US20050280995Aug 25, 2005Dec 22, 2005Sanyo Denki Co., Ltd.Electronic component cooling apparatus
US20060005953 *Feb 25, 2005Jan 12, 2006Foxconn Technology Co., LtdLiquid cooling device
US20060016584Jul 23, 2004Jan 26, 2006Homayoun SanatgarFluid cooler assembly
US20060023421Feb 4, 2005Feb 2, 2006Yukihiko HataElectronic apparatus with cooling device
US20060023425Aug 25, 2005Feb 2, 2006Sanyo Denki Co., Ltd.Electronic component cooling apparatus
US20060096743 *Mar 2, 2005May 11, 2006Foxconn Technology Co., Ltd.Liquid cooling device
US20060176665Feb 3, 2006Aug 10, 2006Hitoshi MatsushimaDisk array apparatus and liquid cooling apparatus thereof
US20060187640Sep 19, 2005Aug 24, 2006Kentaro TomiokaCooling device for an electronic apparatus
US20060243422 *Apr 27, 2006Nov 2, 2006Denso CorporationLiquid-cooled semiconductor unit for cooling high-power semiconductor elements that are enclosed in modules
US20060260784May 19, 2005Nov 23, 2006International Business Machines CorporationMicrojet module assembly
US20070062681Sep 19, 2005Mar 22, 2007Stephen BeechFlanged connection for heat exchanger
US20070070604Sep 27, 2006Mar 29, 2007Kentaro TomiokaCooling device and electronic apparatus having cooling device
US20070107873 *Sep 11, 2006May 17, 2007Yu-Huang PengWater-Cooling Head and Method for making the same
US20070107874 *Sep 19, 2006May 17, 2007Yu-Huang PengWater Cooling Type Heat Dissipation Apparatus with Parallel Runners
US20070119569Nov 30, 2005May 31, 2007International Business Machines CorporationRedundant assembly for a liquid and air cooled module
US20070175610Jan 30, 2006Aug 2, 2007Yun-Yu YehHeat dissipating device
US20070295481Jun 26, 2006Dec 27, 2007International Business Machines CorporationDual-chamber fluid pump for a multi-fluid electronics cooling system and method
US20080024987Jul 25, 2007Jan 31, 2008Fujitsu LimitedLiquid cooling unit and heat exchanger therefor
US20080164014Dec 8, 2005Jul 10, 2008Yoichi NakamuraHeat Exchanger
US20080236793 *Jul 24, 2007Oct 2, 2008Hsiao-Kang MaWater block
US20080236805 *Mar 20, 2008Oct 2, 2008Smc CorporationTemperature control device for liquid medicines
CN1610009AMar 5, 2004Apr 27, 2005株式会社日立制作所Cooling device and electronic apparatus building in the same
CN1656352AMay 19, 2003Aug 17, 2005阿尔法拉瓦尔股份有限公司Plate heat exchanger device and a heat exchanger plate
CN1658122AMar 5, 2004Aug 24, 2005株式会社日立制作所Cooling system for electronic apparatus, and electronic apparatus using the same
CN1976572ASep 21, 2006Jun 6, 2007国际商业机器公司Redundant assembly for a liquid and air cooled module
DE202004007907U1May 17, 2004Oct 28, 2004Uni-Calsonic Corp., San YiWater cooler for use in a computer system has radiator in a closed circuit with cool air flow provided by a fan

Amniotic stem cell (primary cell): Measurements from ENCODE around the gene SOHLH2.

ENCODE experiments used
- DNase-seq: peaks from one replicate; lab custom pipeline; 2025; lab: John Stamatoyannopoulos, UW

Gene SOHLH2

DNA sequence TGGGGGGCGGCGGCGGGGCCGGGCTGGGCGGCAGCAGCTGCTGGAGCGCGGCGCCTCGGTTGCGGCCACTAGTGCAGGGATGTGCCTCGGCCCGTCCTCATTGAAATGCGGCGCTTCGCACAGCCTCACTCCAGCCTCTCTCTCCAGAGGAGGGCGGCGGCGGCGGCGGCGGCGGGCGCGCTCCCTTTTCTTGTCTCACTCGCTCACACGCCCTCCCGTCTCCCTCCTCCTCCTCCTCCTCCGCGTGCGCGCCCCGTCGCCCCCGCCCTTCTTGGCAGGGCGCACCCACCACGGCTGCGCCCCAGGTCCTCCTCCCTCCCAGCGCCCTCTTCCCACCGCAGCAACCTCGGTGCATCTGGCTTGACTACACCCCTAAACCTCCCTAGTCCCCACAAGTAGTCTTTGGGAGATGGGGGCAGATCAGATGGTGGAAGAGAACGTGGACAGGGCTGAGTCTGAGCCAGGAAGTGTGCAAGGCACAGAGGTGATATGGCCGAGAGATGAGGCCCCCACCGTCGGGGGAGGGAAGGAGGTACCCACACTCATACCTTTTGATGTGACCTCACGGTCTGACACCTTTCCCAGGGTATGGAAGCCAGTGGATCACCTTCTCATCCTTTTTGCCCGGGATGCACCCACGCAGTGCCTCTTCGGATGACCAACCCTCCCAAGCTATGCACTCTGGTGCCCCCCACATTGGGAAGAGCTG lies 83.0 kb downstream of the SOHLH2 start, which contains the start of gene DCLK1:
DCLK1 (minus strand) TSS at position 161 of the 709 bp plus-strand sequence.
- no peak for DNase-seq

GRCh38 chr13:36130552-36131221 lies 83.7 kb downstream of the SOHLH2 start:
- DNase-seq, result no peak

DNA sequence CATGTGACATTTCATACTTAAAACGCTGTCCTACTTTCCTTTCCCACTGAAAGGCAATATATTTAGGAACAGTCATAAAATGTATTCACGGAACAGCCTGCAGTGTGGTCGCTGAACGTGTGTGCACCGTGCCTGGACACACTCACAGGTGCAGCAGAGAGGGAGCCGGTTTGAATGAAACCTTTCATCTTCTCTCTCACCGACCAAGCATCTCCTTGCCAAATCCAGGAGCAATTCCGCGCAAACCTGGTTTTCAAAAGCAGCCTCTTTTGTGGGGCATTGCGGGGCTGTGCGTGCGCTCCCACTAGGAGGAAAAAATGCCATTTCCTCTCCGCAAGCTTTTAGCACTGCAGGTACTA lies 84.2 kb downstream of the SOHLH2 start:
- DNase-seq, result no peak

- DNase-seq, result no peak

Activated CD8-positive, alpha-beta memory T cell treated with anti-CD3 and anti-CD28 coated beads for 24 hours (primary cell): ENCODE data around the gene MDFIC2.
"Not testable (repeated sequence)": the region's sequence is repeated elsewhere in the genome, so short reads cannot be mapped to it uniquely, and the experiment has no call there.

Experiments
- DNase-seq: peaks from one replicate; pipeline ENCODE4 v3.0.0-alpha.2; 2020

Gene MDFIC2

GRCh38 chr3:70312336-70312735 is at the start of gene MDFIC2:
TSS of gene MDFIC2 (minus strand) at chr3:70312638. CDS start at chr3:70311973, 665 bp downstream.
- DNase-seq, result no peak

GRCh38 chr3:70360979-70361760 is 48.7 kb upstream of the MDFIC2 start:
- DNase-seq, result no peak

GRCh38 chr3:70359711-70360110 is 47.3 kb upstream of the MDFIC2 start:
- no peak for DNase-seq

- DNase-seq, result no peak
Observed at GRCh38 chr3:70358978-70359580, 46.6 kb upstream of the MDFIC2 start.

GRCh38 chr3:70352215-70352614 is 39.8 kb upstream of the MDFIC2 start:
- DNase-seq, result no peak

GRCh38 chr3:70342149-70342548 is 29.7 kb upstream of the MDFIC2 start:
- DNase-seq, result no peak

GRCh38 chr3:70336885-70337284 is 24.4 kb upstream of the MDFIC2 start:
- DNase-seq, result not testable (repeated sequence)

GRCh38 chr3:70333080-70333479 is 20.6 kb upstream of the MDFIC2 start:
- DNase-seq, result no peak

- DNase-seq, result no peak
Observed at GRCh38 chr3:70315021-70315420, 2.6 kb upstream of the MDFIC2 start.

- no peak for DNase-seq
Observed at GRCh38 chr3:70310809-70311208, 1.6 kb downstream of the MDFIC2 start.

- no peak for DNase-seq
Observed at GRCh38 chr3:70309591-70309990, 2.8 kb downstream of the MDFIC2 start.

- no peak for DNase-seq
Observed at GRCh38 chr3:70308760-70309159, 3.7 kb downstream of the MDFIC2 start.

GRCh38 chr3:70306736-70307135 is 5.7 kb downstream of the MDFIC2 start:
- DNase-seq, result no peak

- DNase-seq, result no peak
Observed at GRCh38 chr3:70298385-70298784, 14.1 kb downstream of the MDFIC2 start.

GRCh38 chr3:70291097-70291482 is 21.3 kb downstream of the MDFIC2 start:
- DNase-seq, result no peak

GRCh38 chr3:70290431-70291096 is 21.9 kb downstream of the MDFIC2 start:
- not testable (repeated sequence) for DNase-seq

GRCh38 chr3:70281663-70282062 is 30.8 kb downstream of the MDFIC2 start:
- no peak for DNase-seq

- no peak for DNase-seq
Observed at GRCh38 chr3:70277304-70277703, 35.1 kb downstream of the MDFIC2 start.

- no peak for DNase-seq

EP1564626A1Dec 30, 2004Aug 17, 2005Hitachi, Ltd.A liquid cooling system and an electronic apparatus having the same therein
EP1564809A1Sep 3, 2004Aug 17, 2005Hitachi, Ltd.Liquid cooling system and electronic apparatus comprising that system
EP1591872A2Apr 14, 2005Nov 2, 2005Kabushiki Kaisha ToshibaElectronic apparatus incorporating a cooling unit
JP2005129599A * Title not available
JPH02301616A Title not available
JPH04133497A Title not available
JPH04221843A Title not available
JPH05149688A Title not available
JPS5667949A Title not available
JPS5822746A Title not available
JPS62139346A * Title not available
WO2005043621A1 *Oct 29, 2004May 12, 2005Valeo Equip Electr MoteurPower-electronic-cooling device
Non-Patent Citations
Reference
1Chinese Office Action issued on May 8, 2009 in Chinese Patent Application 200710139086.6.
2Chinese Patent Office Action, mailed Jul. 31, 2009 and issued in Chinese Patent Application No. 200710139097.4 corresponding to related U.S. Appl. No. 11/878,613.
3Chinese Patent Office Action, mailed Jul. 31, 2009 and issued in corresponding Chinese Patent Application No. 200710139094.
4Communication issued by the Japanese Patent Office on Dec. 14, 2010 in the related Japanese patent application No. 2006-202288.
5Communication issued by the Japanese Patent Office on Dec. 14, 2010 in the related Japanese patent application No. 2006-202289.
6Communication issued by the Japanese Patent Office on Dec. 7, 2010 in the related Japanese patent application No. 2006-202286.
7Communication mailed Nov. 10, 2009 in U.S. Appl. No. 11/878,615 containing Reasons for Allowance.
8Communication mailed Nov. 10, 2009 in U.S. Appl. No. 11/878,616 containing Reasons for Allowance.
9Communication mailed Nov. 3, 2009 in U.S. Appl. No. 11/878,614 containing Reason for Allowance.